In many situations, however, it is extremely important that we search for the author’s meaning because of serious negative consequences that will come if we misunderstand or intentionally ignore the meaning the author intended. For example, one of the most common literary texts in America is the big word STOP painted on the red octagonal signs at many street intersections across the country. If you choose to, you can follow a reader response approach and interpret the text to mean: slow down just a bit, look for cars, and then speed on through the intersection. The police, however, believe strongly in authorial intent for the determination of meaning, so they will respond to your interpretation with a traffic ticket and fine.
Likewise, suppose you get a bill from the electric company, charging you $111 for the electricity that you used in the previous month. Do you have the option to determine the meaning of that text (the bill)? Can you say that what the text means to you is that you should pay eleven dollars, not one hundred and eleven? Certainly you can say that! But you will soon start reading your texts in the dark because the electric company will shut off your power! Some texts are obviously written to communicate important messages to their readers. To ignore the author’s intention in these texts can produce serious consequences for the reader!
The issue of communication, therefore, lies at the heart of one’s decision about how to interpret a text. If you, the reader, see the text as a communication between the author and yourself, then you should search for the meaning that the author intended. If, however, you as the reader do not care to communicate with the author, then you are free to follow reader response and interpret the text without asking what the author meant. In some cases, however, there may be negative consequences for such a reading.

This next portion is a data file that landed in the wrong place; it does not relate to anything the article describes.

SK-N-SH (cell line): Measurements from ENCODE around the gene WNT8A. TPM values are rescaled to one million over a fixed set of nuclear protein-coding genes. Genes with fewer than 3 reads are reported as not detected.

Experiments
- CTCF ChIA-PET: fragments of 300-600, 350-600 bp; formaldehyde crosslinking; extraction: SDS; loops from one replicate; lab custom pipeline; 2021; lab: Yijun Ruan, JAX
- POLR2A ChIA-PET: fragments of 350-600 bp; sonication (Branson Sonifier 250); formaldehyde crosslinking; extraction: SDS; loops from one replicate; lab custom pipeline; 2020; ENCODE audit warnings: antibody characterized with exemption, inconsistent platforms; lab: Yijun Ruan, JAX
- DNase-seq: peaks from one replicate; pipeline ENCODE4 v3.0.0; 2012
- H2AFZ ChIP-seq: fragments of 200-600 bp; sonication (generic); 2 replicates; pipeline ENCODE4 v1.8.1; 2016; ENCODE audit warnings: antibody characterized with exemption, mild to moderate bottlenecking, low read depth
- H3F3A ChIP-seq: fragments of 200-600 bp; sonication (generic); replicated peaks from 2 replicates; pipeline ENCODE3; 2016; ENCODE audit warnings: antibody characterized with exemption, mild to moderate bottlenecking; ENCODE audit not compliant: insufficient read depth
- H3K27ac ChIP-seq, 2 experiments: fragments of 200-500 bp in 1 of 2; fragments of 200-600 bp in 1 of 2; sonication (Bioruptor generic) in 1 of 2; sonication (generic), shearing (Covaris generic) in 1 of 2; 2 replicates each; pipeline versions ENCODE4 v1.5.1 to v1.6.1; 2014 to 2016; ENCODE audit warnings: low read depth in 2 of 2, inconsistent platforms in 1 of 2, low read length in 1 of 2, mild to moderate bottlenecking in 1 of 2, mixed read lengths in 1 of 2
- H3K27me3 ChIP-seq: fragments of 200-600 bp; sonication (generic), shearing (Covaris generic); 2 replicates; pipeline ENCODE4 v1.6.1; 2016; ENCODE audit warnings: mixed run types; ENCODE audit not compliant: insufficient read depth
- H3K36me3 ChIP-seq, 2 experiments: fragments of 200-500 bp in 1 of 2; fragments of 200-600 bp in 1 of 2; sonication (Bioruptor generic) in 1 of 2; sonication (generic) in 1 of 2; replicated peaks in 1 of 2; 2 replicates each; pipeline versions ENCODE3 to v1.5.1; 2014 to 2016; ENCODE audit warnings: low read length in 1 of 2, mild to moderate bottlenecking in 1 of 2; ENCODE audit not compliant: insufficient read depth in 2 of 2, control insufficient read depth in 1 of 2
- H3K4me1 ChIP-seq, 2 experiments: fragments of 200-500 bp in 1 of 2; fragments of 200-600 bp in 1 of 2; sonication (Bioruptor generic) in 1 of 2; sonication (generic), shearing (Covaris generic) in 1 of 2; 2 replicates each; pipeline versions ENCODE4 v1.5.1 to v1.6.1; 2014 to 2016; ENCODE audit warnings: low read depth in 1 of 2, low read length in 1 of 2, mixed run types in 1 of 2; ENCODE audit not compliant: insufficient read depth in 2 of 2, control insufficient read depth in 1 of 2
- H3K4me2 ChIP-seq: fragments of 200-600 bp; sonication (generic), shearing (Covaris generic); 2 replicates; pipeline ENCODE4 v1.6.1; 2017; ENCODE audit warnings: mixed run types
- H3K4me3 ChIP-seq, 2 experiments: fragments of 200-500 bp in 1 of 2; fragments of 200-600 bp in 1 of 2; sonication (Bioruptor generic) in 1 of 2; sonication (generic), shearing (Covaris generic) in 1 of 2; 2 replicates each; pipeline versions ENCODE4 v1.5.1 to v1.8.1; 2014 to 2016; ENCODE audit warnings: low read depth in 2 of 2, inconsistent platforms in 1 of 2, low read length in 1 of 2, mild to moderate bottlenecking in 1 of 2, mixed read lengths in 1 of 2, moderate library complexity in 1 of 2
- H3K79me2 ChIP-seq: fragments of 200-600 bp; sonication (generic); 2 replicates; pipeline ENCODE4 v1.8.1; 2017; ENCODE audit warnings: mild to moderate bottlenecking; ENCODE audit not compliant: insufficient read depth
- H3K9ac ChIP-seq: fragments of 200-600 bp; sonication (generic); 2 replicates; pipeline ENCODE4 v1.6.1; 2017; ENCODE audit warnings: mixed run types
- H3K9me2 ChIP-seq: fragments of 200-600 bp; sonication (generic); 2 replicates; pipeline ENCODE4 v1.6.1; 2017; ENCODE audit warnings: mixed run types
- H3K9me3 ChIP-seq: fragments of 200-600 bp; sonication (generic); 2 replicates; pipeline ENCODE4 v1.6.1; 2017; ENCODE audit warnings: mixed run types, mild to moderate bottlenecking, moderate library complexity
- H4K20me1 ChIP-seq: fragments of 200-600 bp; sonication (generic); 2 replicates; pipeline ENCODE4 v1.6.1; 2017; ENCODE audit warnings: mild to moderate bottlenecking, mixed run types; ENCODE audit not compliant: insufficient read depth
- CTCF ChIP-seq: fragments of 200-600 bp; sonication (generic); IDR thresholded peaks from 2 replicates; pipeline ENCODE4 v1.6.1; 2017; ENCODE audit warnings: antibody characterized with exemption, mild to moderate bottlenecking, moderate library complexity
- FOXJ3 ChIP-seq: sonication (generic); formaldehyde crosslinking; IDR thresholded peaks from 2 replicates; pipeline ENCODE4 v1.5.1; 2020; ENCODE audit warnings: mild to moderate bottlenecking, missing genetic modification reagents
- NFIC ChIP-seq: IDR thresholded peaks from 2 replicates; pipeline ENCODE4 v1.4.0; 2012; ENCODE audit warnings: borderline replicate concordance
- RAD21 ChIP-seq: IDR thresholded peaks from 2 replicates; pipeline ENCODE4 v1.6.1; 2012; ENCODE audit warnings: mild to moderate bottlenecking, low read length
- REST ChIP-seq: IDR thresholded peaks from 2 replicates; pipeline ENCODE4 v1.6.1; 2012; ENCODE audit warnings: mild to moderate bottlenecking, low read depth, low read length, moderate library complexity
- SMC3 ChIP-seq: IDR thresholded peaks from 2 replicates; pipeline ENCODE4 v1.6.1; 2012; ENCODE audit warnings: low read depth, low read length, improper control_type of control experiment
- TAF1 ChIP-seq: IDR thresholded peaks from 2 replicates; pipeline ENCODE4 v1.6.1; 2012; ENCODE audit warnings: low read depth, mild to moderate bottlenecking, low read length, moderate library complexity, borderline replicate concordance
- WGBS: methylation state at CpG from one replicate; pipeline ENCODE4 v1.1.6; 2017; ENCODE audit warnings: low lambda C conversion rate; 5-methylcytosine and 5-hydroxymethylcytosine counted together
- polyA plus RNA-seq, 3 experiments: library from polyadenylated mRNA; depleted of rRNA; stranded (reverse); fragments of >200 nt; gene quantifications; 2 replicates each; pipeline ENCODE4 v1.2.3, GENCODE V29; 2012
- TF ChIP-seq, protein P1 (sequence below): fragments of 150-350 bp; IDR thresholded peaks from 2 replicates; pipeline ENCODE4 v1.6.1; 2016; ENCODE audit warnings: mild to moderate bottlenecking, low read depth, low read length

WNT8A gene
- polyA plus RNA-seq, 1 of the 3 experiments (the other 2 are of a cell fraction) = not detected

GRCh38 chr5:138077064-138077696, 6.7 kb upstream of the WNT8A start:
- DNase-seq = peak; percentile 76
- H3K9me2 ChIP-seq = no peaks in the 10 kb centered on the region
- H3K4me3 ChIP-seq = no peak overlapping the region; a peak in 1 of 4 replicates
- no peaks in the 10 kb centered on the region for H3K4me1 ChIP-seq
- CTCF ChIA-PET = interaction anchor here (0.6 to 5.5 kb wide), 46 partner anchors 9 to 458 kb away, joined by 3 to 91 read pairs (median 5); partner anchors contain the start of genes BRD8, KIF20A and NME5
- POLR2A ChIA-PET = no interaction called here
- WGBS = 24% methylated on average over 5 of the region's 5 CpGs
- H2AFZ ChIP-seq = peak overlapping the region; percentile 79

Can you see how this discussion applies to reading and interpreting the Bible? This is an important issue—one that lies at the foundation of our approach to interpreting Scripture. If you read the Bible merely as great literature, merely for its aesthetic value, or merely for its suggestive moral guidance, not as communication from God, then you can interpret the text in any way you choose. Your main interpretive question will be: What does this text mean to me? If, however, you believe that the Bible is God’s revelatory Word to you and that the Scriptures function as communication from God to you, you should interpret the Bible by looking for the meaning that God, the author, intended. Your interpretive question should be: What is the meaning God intended in this text?
We believe strongly that the Bible is a revelation from God to us. God’s purpose is to communicate with us about himself and his will for us. We can choose to ignore his message and interpret biblical texts according to our feelings and desires, but if we do, we will suffer the consequences of disobedience—traffic fines will appear and the lights will go out. We will also miss out on knowing God in the way he desires. So it is essential that we follow the authorial intent approach to interpreting the Bible. In biblical interpretation, the reader does not control the meaning; the author controls the meaning. This conclusion leads us to one of the most basic principles of our interpretive approach: We do not create the meaning. Rather, we seek to discover the meaning that has been placed there by the author.